Unlike the iconic Ft. Wayne NJ garden store that inspired its name, Fountains of Wayne are still very much open for business. In fact, their new album Sky Full of Holes sounds like a whole new beginning for the band and its powerhouse songwriting duo Chris Collingwood and Adam Schlesinger. Called, ''full-fledged art heroes'' by The Dean of Rock Critics Robert Christgau, FOW continue their reign as pop music masters, while Collingwood and Schlesinger also explore new frontiers within their unique respective songwriting aesthetics. Ranging from high-energy power pop to intimate, acoustic-driven ballads, Sky Full of Holes tracks ''The Summer Place'' and ''Richie And Ruben'' showcase the band's renowned storytelling abilities and flair for creating memorable characters; elsewhere, the album takes a more impressionistic approach, as in the shimmering ''Someone's Gonna Break Your Heart'' and the elegiac ''Cemetery Guns.'' Sky Full of Holes is Fountains' most successful distillation of their musical maxims to date, but it's also a whole hell of a lot of fun.
Wise guys with flashes of empathy: that's Chris Collingwood and Adam Schlesinger, who collaborate in Fountains of Wayne. Since 1996 they have been writing finely observed, neatly rhymed character studies set to sleekly produced pop-rock.
They take their time. ''Sky Full of Holes,'' the fifth studio album by Fountains of Wayne, is their first since 2007, and the songs cut back on smirking. The album title comes from a line imagining how a 21-gun salute leaves a ''sky full of holes'' at a military funeral, in a kindly song called ''Cemetery Guns,'' a march accented by snare-drum rolls.
''Action Hero'' starts out describing a Walter Mitty-like family man on an unglamorous dinner out with the kids at ''a small Vietnamese on East 11th Street,'' and the chiming, heroic music sounds like easy irony. Then it turns out the man is getting bad news from his hospital tests, and his fantasies about ''racing against time'' to save the world turn poignant.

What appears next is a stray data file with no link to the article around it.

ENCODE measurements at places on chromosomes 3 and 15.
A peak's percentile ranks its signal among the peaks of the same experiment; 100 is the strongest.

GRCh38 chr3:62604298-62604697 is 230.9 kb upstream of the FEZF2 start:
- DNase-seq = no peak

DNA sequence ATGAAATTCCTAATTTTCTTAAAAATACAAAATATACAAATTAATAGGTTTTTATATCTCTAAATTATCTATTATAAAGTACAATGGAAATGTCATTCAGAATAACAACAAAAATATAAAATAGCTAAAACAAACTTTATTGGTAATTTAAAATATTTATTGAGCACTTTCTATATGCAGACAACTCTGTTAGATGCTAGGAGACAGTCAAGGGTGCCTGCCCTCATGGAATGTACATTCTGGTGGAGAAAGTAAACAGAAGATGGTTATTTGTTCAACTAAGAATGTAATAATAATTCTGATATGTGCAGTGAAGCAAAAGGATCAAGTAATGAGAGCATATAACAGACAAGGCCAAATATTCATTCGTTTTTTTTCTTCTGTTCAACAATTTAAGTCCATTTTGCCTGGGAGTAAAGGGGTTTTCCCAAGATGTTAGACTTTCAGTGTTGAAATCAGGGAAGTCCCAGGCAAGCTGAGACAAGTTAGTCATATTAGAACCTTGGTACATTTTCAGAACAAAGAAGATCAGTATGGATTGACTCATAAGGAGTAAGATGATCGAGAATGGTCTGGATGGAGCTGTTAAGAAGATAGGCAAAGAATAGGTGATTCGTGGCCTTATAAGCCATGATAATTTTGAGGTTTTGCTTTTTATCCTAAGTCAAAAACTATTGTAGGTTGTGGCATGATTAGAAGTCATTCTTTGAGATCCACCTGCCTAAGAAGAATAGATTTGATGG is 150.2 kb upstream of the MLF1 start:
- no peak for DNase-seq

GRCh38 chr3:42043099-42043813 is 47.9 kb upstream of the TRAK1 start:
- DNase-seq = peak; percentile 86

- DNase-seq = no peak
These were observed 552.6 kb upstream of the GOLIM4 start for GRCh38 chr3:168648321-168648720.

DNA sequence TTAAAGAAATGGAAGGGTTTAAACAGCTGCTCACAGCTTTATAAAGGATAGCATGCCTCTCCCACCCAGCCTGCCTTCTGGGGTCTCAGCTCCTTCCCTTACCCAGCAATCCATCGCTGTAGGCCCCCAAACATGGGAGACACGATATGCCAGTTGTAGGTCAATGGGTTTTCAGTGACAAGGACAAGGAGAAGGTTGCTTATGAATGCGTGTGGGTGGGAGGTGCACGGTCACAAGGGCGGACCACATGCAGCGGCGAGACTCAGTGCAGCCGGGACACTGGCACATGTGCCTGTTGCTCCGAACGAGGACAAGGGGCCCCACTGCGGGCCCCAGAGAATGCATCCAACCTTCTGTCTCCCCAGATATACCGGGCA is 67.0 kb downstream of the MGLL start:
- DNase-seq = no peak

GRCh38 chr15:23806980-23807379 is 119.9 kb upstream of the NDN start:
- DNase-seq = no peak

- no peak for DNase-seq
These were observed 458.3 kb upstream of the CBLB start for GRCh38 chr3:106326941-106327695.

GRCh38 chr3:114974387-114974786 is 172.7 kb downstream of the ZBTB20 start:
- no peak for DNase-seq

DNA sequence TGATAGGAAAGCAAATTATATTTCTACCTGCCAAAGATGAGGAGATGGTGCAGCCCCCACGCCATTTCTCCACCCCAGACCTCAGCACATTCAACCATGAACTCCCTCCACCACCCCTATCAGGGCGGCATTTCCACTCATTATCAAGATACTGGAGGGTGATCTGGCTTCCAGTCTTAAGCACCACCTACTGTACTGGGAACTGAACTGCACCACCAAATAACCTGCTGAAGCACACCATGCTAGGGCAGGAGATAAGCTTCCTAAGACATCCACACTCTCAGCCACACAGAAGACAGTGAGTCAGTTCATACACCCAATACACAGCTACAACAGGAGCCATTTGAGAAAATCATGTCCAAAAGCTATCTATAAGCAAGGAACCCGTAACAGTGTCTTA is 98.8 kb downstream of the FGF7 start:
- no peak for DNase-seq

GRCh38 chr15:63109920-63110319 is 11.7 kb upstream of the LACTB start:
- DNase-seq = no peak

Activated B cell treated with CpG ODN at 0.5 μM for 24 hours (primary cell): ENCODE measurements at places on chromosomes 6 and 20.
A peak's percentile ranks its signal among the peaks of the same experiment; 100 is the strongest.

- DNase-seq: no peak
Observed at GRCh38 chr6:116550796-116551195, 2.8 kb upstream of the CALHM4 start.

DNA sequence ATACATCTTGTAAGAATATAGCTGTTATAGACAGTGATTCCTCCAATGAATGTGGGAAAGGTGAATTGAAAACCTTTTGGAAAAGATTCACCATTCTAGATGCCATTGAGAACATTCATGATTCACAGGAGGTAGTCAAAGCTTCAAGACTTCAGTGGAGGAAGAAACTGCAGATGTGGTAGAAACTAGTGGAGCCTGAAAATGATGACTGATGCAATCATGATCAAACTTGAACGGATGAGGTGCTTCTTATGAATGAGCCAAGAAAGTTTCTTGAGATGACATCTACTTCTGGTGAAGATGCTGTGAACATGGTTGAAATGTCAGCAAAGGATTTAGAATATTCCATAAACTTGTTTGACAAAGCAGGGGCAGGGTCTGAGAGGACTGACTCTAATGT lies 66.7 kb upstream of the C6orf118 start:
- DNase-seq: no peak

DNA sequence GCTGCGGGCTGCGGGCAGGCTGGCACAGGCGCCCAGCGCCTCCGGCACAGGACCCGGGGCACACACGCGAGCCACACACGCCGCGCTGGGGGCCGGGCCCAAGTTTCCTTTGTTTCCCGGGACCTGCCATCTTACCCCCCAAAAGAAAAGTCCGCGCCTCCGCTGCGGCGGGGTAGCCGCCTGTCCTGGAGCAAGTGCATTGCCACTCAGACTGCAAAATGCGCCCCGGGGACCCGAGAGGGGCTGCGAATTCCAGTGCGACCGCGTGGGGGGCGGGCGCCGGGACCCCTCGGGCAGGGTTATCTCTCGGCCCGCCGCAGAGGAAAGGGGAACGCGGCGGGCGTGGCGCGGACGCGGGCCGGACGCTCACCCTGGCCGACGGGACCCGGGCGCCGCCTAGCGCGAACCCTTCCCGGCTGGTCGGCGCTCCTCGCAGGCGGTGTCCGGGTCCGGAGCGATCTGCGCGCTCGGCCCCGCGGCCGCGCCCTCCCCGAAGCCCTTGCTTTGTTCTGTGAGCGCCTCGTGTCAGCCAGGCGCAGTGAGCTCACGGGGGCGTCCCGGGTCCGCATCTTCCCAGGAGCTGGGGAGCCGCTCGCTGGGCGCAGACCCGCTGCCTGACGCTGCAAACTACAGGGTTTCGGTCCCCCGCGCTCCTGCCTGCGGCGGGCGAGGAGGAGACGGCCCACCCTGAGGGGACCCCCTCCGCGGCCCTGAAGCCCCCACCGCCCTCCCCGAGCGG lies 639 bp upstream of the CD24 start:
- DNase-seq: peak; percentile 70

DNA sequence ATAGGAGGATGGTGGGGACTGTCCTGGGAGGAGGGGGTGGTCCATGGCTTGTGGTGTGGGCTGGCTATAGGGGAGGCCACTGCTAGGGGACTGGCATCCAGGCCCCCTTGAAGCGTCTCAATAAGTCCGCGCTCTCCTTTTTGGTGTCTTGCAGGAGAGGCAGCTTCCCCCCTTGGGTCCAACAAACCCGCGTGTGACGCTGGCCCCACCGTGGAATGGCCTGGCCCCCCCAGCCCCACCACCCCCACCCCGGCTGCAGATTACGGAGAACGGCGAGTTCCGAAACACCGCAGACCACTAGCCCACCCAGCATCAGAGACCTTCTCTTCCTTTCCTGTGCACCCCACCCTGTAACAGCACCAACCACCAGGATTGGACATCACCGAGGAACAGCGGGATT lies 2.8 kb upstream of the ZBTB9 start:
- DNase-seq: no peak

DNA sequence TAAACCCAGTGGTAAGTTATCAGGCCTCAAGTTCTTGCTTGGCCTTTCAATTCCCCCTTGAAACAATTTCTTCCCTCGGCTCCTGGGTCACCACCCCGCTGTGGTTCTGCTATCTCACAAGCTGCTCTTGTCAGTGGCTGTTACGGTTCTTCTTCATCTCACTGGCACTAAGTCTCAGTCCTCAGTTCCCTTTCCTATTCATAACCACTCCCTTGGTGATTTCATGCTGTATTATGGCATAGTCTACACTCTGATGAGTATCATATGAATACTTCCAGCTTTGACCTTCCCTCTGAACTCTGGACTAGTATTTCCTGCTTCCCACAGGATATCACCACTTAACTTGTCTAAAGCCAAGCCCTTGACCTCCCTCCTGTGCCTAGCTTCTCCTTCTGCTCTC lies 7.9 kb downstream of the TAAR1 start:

There's comedy too. Perpetually deluded hipster entrepreneurs ''Richie and Ruben'' invest in a boutique called Debris that for some reason can't sell a ripped, stained $1,100 T-shirt. In ''Acela,'' a bored guy riding to Boston realizes his girlfriend isn't meeting him on the train after all: ''All alone on the Acela/Tell me baby where the hell are you?'' There's a happier ending in ''Radio Bar''; after hanging out nightly at a bar where he's ''sinking lower and lower,'' the narrator suddenly meets a girl who asks, ''Why don't we go somewhere?'' That must be why there were peppy horns and strings all along.
Fountains of Wayne's music has its heart in the 1970's of the Eagles, Bruce Springsteen, Stealers Wheel and Nick Lowe, full of strummed acoustic and electric guitars, repeated octaves on the piano and wordless vocal-harmony choruses. Mr. Collingwood's nasal lead vocals can't help sounding twerpy and a little sarcastic.
But this album warms up to its characters. In ''Hate to See You Like This,'' which holds some echoes of ''Born to Run,'' the singer tries to revitalize a girl who sounds clinically depressed or worse. And even if Mr. Collingwood and Mr. Schlesinger can't resist a couplet as neat as ''Let's get your phone reconnected/Let's get this room disinfected,'' it also sounds as if they care about the people. --Jon Pareles